Students will no longer have the cushion of penalty-free Ws beginning next fall when the University of Louisiana at Lafayette will begin charging for dropped classes.

“We want the students to do better, be successful, and graduate in a timely fashion,” said Bette Harris, director of the Junior Division’s Academic Success Center. “One way we know we can do that is we can try to get the students to drop fewer courses.”

The new policy will allow only one free drop per 30 hours taken before charging $50 per additional dropped class, and it will hit those resigning from the university with a $150 fee. Freshmen students are allowed an extra drop, as Harris said it’s considered more of a “transition year,” and those resigning when called to military duty will be the only students eligible for exemption.

“For many years, we’ve been trying to improve students’ academic success and their graduation rate so that they can graduate in four to five years,” said Harris. “Our statistics show that if students graduate in four years, they only had two drops. If they graduate in five years, they only had four drops. If they graduate in six years, they had eight drops. So there’s a direct correlation to graduation and dropping classes.”

Since the 2001-2002 school year, the amount of dropped classes accumulated over the fall and spring semesters has reduced by more than 56 percent, from 9,587 ten years ago to 4,152 in the 2009-2010 school year. Harris attributes this decrease to eliminating the open admissions policy and gradually heightening entry requirements for incoming students. The university has also in recent years decreased the amount of time allotted for students to drop classes.

“We gave you less time to drop,” Harris said, noting that the deadline to drop classes has reduced from about 70 percent into the semester to only halfway. “Years ago, students used to take a lot of classes and were always dropping them, and what they’re doing is they’re halfway trying at these courses, knowing they’re going to drop down to the easiest four or the ones they have the best grade in. That’s what we’re trying to get away from, because that’s exactly the students that are around for forever.”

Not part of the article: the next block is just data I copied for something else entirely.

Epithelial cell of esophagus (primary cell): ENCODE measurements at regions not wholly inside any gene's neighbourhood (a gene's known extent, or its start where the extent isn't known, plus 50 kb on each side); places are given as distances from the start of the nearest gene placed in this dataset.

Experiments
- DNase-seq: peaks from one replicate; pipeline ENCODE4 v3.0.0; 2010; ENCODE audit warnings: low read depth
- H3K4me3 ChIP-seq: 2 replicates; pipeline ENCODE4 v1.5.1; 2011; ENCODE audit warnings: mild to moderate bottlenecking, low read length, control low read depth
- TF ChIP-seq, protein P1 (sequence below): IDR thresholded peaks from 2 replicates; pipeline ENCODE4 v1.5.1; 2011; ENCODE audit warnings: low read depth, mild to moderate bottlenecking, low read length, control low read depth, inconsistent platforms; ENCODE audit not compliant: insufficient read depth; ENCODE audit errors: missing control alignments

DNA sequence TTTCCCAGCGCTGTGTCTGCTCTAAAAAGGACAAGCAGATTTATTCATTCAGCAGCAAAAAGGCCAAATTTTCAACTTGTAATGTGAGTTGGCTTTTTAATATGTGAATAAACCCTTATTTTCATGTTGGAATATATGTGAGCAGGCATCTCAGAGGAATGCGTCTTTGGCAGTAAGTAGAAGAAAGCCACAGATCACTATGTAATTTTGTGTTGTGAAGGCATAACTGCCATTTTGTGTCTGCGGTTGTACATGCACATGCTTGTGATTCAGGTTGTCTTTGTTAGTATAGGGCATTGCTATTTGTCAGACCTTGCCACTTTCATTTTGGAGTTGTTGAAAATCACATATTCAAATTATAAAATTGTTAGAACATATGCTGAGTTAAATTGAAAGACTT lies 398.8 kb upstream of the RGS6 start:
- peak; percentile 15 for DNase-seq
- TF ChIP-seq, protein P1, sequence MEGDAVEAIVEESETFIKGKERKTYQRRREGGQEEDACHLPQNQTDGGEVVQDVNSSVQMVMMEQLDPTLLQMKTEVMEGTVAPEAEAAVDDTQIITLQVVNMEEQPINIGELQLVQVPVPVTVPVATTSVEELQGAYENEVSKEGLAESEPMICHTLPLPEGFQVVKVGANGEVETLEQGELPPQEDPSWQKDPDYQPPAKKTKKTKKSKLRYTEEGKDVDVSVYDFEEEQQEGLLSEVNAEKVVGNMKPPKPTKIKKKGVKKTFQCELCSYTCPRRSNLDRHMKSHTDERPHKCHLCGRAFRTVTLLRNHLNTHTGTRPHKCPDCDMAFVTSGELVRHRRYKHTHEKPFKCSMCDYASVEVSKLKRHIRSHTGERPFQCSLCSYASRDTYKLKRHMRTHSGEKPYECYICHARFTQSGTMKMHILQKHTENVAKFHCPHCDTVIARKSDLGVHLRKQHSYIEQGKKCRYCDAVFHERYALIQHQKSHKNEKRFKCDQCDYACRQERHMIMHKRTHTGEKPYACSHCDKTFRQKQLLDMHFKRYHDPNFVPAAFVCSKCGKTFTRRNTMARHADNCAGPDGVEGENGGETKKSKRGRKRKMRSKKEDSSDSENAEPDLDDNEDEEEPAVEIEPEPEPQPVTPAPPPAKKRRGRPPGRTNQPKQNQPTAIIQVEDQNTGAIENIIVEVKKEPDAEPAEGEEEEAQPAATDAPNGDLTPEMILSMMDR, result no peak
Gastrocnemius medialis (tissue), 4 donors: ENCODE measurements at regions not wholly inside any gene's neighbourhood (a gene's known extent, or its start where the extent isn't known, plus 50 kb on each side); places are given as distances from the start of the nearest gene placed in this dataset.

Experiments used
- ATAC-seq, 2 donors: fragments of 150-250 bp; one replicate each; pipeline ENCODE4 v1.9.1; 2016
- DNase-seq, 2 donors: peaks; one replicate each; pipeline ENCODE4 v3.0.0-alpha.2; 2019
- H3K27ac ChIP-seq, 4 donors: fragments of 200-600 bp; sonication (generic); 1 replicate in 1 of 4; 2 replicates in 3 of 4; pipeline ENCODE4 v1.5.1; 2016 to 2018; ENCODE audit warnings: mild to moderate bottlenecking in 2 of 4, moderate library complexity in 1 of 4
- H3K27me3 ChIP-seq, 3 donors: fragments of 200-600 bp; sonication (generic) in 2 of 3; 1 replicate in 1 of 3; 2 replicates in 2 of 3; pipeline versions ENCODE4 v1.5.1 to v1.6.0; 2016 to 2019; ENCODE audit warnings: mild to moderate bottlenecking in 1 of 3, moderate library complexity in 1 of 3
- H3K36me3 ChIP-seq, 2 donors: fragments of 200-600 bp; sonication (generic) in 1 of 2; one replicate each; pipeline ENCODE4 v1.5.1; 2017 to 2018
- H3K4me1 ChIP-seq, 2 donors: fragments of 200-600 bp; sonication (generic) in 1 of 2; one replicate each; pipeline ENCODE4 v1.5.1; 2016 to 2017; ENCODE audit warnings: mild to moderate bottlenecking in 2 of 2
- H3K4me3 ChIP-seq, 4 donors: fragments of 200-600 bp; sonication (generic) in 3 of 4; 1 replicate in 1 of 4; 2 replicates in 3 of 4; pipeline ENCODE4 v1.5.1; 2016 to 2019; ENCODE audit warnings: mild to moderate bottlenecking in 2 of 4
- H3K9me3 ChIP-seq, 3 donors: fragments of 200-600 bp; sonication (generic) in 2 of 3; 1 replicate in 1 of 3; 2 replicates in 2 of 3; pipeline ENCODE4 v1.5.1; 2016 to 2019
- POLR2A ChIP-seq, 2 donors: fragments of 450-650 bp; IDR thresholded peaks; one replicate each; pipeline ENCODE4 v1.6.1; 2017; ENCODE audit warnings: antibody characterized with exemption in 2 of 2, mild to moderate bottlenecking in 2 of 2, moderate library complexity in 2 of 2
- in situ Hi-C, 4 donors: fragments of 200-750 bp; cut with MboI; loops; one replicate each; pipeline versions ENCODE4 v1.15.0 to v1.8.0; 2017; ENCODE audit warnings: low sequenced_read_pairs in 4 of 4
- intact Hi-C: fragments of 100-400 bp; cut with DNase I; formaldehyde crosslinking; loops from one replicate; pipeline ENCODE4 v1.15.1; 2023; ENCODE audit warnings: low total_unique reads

In October, the Louisiana Postsecondary Education Review Commission recommended that all public universities increase graduation rates by 2018, setting midlevel schools like UL Lafayette and the University of New Orleans to get their six-year graduation numbers up to 60 percent. With UL Lafayette’s current six-year graduation rate at 42 percent, and with five- and four-year graduates ranking only around the 30th percentile, the pressure is on.

Although the same type of policy is nothing new to universities and is in effect at higher-performing schools like LSU, student feedback on the change is mixed.

“If UL is to become a more prestigious and well-respected university, it must have these programs in place to attract and maintain a higher standard of student,” said Robert Vied, 23, a graduating senior in the college of general studies who admits to over-utilizing the penalty-free drop policy in years past. “Most students are guilty of dropping classes for reasons as simple as not liking the class or ‘I wasn’t doing well.’ With no penalty or no fee it creates a lazy student that is able to schedule too many hours with the intent of dropping a class when the work load is too heavy.”

Other students disagree, saying that it should not be at the university’s discretion to charge students even more money to discontinue a class for which they’ve already paid more than $400.

“A monetary incentive may lower the drop rate, but at the same time students don’t have a lot of income,” said junior finance major Tiffany Berniard, 21. “If they have to start paying to drop classes, I would imagine many students will just end up failing the class, just to take it the next semester. If this happens, GPAs will only start sinking and the graduation rate really won’t improve at all.”

Regardless, Harris contends the university’s mission remains in its students’ best interests.

“Our goal is to get you to graduate,” she said.

view pdf